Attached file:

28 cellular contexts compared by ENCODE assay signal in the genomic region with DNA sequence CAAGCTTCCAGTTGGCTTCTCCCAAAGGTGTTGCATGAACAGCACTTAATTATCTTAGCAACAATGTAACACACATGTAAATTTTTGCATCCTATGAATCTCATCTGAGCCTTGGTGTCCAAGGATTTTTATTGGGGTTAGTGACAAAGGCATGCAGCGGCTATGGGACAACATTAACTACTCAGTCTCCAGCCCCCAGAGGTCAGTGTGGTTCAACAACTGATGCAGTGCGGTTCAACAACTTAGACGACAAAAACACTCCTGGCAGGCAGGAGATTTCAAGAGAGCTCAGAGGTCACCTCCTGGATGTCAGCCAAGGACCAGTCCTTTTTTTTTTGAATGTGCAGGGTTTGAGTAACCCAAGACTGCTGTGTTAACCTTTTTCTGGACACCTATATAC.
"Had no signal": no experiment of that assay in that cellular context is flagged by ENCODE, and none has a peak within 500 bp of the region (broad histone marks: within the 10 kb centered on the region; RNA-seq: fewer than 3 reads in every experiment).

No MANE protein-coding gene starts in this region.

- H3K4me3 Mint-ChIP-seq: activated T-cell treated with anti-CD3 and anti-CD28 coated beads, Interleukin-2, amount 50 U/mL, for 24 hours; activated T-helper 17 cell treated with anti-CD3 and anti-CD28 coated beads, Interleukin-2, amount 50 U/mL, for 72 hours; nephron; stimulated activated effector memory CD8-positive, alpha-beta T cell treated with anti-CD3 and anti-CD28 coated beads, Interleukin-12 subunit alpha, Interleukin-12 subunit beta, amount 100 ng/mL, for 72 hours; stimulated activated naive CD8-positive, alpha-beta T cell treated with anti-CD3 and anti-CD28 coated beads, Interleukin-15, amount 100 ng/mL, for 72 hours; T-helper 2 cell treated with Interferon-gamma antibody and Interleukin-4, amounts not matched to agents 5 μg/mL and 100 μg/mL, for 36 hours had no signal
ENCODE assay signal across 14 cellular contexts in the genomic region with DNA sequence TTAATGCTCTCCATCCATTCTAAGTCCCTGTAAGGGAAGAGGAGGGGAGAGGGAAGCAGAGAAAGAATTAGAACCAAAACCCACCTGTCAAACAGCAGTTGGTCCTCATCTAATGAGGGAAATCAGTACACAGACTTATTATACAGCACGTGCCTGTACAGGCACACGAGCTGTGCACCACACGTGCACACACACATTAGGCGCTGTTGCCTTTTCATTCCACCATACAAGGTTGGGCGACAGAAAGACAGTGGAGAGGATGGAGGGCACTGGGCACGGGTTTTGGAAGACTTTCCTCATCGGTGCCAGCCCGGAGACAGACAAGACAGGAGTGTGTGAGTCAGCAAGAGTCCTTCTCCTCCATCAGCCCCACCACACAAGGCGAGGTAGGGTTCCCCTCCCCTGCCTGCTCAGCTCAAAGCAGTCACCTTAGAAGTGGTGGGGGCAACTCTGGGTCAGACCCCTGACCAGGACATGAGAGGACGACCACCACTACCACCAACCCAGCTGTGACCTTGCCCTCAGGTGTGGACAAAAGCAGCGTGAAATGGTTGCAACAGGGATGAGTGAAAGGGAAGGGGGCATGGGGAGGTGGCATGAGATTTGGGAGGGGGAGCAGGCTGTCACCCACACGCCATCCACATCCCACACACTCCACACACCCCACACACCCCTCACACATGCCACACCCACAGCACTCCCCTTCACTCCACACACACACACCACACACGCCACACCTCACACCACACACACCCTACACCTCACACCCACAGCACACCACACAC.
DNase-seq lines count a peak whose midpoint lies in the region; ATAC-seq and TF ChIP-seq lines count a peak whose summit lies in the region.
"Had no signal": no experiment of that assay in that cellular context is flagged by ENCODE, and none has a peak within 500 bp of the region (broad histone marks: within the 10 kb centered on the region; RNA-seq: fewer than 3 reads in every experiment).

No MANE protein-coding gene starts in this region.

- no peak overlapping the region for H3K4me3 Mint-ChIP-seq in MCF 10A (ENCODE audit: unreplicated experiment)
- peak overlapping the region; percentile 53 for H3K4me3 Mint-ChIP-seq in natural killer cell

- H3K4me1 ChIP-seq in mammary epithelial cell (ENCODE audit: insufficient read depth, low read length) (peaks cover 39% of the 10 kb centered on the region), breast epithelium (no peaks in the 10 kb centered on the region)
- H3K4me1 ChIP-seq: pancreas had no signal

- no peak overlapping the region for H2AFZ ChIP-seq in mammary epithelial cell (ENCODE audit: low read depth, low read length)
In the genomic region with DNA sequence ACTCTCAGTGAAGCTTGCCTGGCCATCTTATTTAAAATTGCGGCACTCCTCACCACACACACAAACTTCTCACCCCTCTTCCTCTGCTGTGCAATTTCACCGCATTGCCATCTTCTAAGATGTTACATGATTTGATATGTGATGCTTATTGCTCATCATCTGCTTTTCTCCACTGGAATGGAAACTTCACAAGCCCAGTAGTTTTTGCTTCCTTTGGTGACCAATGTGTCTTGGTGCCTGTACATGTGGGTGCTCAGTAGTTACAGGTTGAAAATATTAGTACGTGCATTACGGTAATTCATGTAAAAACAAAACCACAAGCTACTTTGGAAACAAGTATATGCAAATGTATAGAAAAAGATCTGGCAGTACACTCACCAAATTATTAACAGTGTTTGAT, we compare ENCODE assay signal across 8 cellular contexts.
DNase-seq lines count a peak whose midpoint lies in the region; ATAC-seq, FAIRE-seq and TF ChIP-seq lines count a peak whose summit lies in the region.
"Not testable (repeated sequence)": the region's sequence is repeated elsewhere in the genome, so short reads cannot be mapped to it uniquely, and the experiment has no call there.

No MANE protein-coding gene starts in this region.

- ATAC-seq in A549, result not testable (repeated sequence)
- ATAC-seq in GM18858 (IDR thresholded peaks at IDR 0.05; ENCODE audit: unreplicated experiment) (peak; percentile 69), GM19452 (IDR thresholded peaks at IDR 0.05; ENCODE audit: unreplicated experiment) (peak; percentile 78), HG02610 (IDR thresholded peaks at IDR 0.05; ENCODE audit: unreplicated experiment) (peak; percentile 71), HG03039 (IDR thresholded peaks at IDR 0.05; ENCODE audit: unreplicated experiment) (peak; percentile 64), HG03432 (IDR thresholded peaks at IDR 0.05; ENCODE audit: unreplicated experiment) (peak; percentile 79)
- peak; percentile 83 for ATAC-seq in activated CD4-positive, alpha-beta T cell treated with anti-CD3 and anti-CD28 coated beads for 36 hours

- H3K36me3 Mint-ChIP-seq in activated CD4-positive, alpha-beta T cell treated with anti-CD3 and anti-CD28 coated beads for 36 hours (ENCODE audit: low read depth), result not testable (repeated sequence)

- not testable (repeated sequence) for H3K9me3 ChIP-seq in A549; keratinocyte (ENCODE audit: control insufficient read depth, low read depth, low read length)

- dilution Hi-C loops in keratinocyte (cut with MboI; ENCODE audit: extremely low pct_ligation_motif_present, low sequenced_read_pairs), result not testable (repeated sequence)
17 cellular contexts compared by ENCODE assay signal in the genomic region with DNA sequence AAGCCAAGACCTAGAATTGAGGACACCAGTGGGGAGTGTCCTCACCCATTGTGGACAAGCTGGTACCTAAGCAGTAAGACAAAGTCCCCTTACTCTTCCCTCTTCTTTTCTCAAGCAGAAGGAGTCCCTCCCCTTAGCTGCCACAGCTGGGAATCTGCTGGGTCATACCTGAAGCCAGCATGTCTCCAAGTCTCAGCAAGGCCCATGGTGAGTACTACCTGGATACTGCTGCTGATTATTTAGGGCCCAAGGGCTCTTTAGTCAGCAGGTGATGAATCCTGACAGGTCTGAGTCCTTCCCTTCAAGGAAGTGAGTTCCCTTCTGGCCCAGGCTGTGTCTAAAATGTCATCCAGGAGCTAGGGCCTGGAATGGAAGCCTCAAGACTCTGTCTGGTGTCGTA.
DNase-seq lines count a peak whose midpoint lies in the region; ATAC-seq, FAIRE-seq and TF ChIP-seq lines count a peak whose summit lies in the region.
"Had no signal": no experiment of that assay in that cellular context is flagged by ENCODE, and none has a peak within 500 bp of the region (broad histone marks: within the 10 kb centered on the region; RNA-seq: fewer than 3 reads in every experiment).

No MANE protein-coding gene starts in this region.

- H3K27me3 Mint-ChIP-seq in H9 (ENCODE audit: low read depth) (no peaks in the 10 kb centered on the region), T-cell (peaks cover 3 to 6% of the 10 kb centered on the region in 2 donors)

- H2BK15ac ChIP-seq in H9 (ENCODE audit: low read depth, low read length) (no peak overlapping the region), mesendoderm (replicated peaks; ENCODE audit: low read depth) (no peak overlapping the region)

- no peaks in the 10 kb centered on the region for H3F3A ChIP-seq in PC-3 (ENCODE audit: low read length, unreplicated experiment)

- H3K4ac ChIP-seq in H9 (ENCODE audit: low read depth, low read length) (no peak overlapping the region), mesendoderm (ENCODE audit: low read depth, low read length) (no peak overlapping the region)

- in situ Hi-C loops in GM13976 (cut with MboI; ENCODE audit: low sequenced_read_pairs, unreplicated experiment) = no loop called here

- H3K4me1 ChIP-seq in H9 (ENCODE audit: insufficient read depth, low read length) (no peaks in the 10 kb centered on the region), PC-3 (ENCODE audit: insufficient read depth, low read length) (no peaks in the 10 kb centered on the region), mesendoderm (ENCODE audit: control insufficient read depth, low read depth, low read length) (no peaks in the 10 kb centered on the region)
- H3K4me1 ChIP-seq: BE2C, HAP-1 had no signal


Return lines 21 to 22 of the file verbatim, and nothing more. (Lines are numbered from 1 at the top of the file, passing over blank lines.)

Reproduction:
- H3K36me3 Mint-ChIP-seq in activated CD4-positive, alpha-beta T cell treated with anti-CD3 and anti-CD28 coated beads for 36 hours (ENCODE audit: low read depth), result not testable (repeated sequence)

- not testable (repeated sequence) for H3K9me3 ChIP-seq in A549; keratinocyte (ENCODE audit: control insufficient read depth, low read depth, low read length)